Nadex allows you to place simple or exponential moving averages on your charts. These lines help you to see the trend. They exponential averages have more weight placed on recent data than the simple moving averages; they follow price more closely.
You can also create what are referred to as faster- or slower-moving averages. You do this by inputting different values when you set up the moving averages. The faster averages follow price more closely. So if you have a faster- and a slower-moving average on one chart, and the faster-moving average crosses the slower-moving average, this may signal a reversal. If you see this in conjunction with a well-formed price pattern that also signals a trend reversal, you have confluence and the right context to place the trade.
Moving Average Convergence Divergence (MACD)
MACD is a bit more complicated and difficult to learn, but it does work particularly well with price action trading. When you plot MACD, you need to choose three numbers which are used to calculate to moving averages and generate a histogram.
Getting into the details would take quite a bit of time. I actually written a detailed article on this topic, which you can find here.
To get to the bottom of things, if the faster-moving average crosses the slower one as the histogram expands, this may signal the start of a new trend. If you see the histogram going in a direction that is opposite of the movement of price, this may signal a reversal. Trading with MACD in this manner is often referred to as “divergence trading.”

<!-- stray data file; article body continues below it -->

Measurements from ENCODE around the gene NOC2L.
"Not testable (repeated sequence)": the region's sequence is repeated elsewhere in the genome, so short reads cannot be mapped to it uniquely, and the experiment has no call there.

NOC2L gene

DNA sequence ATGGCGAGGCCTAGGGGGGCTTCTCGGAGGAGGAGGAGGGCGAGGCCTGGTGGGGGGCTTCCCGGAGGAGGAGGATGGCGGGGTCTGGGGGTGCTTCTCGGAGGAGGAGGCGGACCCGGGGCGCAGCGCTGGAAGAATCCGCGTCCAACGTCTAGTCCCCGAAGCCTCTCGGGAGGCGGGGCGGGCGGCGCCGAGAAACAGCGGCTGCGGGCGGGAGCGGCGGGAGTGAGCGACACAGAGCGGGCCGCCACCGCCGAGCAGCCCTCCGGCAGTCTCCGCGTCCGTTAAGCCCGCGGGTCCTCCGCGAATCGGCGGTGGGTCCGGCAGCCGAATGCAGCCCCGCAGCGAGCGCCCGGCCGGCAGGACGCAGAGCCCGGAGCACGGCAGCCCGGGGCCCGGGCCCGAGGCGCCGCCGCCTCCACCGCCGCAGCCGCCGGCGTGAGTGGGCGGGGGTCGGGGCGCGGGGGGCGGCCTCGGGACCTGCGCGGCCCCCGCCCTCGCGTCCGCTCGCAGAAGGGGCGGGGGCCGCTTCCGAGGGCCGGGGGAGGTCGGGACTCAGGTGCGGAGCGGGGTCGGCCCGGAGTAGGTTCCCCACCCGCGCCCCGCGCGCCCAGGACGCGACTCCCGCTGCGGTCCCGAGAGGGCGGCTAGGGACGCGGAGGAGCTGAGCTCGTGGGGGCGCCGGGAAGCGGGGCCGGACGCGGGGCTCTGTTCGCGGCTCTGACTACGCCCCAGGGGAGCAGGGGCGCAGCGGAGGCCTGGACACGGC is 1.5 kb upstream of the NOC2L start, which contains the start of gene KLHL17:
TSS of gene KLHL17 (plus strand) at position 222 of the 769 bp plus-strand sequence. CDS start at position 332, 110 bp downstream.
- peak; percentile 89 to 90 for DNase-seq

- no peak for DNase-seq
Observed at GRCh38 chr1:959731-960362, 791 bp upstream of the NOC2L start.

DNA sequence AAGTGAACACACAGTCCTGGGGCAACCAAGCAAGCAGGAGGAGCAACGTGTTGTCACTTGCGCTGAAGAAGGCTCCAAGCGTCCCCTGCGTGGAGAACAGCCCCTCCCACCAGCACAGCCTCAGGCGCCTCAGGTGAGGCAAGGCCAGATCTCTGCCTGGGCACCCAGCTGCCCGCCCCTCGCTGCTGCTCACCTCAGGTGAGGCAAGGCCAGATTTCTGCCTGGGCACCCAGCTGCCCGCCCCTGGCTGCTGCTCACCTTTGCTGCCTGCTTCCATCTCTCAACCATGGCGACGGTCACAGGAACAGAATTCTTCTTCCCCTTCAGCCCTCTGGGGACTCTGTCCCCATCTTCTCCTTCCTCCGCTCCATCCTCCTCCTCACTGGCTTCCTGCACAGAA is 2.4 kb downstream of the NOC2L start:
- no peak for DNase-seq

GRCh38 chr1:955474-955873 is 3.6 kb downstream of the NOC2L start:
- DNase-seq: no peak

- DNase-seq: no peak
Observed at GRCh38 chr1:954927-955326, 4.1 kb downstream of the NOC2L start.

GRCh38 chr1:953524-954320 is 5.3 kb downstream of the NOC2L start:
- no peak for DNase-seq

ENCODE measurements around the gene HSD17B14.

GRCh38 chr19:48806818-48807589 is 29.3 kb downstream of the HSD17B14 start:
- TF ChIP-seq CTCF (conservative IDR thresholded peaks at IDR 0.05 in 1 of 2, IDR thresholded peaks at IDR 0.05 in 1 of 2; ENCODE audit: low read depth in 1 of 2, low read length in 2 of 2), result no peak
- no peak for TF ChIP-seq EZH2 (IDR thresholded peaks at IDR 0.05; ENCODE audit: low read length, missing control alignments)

Returning to the Nadex charting platform, looked back up at the top of the chart to the menu which included the “Technical” tab. Next are, you will see another tab which says, “Drawings.”
If you click on that tab, you will find more useful items that you can add to your chart to understand context for trading price action. Here are some examples.
Horizontal, Trend, Vertical, and Point to Point Lines
These are exactly what they sound like. There are not indicators; they are just simple lines that you can draw on your chart based on your own judgment. With them you can more easily visualize trends and channels in the market. So if you see a price action formation signaling a new trend, and one of the bars breaks through a strong line of support or resistance that you have identified, then you have confluence telling you that a breakout is likely.
Fibonacci Retracement Levels
With this tool you can draw Fibonacci retracement levels on your charts from swing highs and swing lows that you have identified. Price likes to hesitate around these lines, so they tend to act as support and resistance. As with the other trend lines that you can draw, these can help you to stay alert for areas where price may hesitate or reverse. Once again, if you have a breakout formation, and one of the bars breaks through the Fibonacci level, it may indicate the start of a new trend.
Watch Out For Retracements